To Chill Or Not To Chill -- That Is My Question

Lounge By PoodleDoodle Updated 23 Dec 2010 , 11:56am by cabecakes

PoodleDoodle Posted 19 Dec 2010 , 4:51pm
post #1 of 11

Do you ice your cakes chilled or at room temperature? Any advantages or disadvantages of icing a chilled cake vs. one at room temp?

10 replies
brincess_b Posted 19 Dec 2010 , 5:10pm
post #2 of 11

i am a room temp caker. my cakes dont *need* refridgeration, as i use bc as a filling. my icing is firm enough for me to work with fondant over it as it is, and its what im used to doing.
some people like refridgeration to firm up the icing before doing the final coat or fondant. some people just blitz it for 10 mins in the freezer, or a bit longer in the fridge. you can get problems with air bubbles (cake still too cold usually) and condensation (ifits been in a while usually - cold enough for it to form).
i have seen people who have 'such soft icing' and then refridgerate, and it firms up so well they can put on fondant - and of course when it comes to room temp, the icing is just as soft, and can move, and cause bumps in the fondant too. so it can help sometimes, but it cant fix real problems.
a lot of people who carve cakes cut them part frozen so its firmer, i dont tend to though. no space in freezer for a start!
mainly, as with everything, its about learnign what works for you.

mbark Posted 19 Dec 2010 , 5:14pm
post #3 of 11

I totally don't get putting the cake in the fridge before icing it. I tried it once, and the darn thing was sweating for just about forever & my icing would not crust, so I could not viva it smooth. I stick with what works for me which is not the fridge! haha

BlakesCakes Posted 19 Dec 2010 , 6:49pm
post #4 of 11

Given the time--and sometimes, I just don't have it--I like to split my cakes while they're still quite cool (fully defrosted--I freeze my layers--but not yet at room temp). This makes it really easy to move the split layers around without breakage.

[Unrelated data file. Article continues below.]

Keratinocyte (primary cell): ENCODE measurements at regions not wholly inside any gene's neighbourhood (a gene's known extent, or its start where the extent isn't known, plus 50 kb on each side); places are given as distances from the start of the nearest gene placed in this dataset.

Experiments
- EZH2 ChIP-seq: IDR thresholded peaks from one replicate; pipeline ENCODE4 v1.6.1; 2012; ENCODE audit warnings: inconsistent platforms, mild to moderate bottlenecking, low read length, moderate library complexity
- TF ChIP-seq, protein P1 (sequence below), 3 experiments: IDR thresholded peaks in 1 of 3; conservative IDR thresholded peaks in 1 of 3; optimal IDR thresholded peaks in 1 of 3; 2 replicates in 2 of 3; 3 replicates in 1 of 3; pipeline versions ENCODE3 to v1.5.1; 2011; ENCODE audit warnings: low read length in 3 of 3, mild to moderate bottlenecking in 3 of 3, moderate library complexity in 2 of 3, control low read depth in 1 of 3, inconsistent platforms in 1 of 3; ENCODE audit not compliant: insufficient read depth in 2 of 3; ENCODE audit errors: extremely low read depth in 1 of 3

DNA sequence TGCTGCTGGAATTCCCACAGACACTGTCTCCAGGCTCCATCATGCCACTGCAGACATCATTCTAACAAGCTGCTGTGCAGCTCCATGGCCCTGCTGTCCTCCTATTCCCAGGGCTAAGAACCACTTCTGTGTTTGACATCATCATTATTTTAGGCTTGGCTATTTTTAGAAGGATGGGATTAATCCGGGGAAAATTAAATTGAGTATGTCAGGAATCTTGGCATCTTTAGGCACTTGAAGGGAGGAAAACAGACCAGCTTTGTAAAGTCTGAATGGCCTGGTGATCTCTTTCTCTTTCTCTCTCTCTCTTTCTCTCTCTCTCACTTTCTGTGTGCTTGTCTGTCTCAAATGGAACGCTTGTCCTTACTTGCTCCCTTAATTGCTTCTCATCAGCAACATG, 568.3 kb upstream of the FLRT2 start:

I add my filling and then crumb coat--the cake is till a bit firm and not yet at room temp. Doing it this way, I find that I get fewer crumbs and the cake doesn't flex much as I ice it. I then let it sit at room temp to settle. If it bulges, I scrape out the bulge and then refrigerate for no more than half an hour. I apply the final icing coat and I'm good to go. The cake will accept fondant easily but won't sweat at this point.

My cakes are shelf stable, too, so I don't have to refrigerate, but I do because I find the firmer cake easier to work with.


JenniferMI Posted 19 Dec 2010 , 7:37pm
post #5 of 11

Mine are at room temp. I don't generally refrigerate.

Jennifer icon_smile.gif

-K8memphis Posted 19 Dec 2010 , 9:07pm
post #6 of 11

I fill my cakes and freeze them then ice my cakes frozen and then store in the chillbox too--deliver cold for that invisible inner cohesiveness.. That's what works for me. I use highly perishable fillings and I am as careful as I can be with that.

Kitagrl Posted 19 Dec 2010 , 9:37pm
post #7 of 11

Chill!!!! No other way to transport for me!

All4Show Posted 20 Dec 2010 , 3:37am
post #8 of 11

If I'm torting and filling I partially freeze so the layers will be easier to handle.

adventuregal Posted 21 Dec 2010 , 7:10am
post #9 of 11

room temp for me thumbs_up.gif

Karen421 Posted 22 Dec 2010 , 1:55am
post #10 of 11

I chill! The fridge and I work very well together but I agree you should stick with what works for you! icon_biggrin.gif

cabecakes Posted 23 Dec 2010 , 11:56am
post #11 of 11

I work full-time, so I find it easier to bake ahead and freeze, but I let them thaw completely before icing. For me it is more a matter of convenience and time. But I believe that I read here somewhere where it really isn't a good idea to put fondant on a frozen cake if you work with cornstarch, because the cornstarch "ferments" or something. I'll have to see if I can find the exact wording.

Quote by @%username% on %date%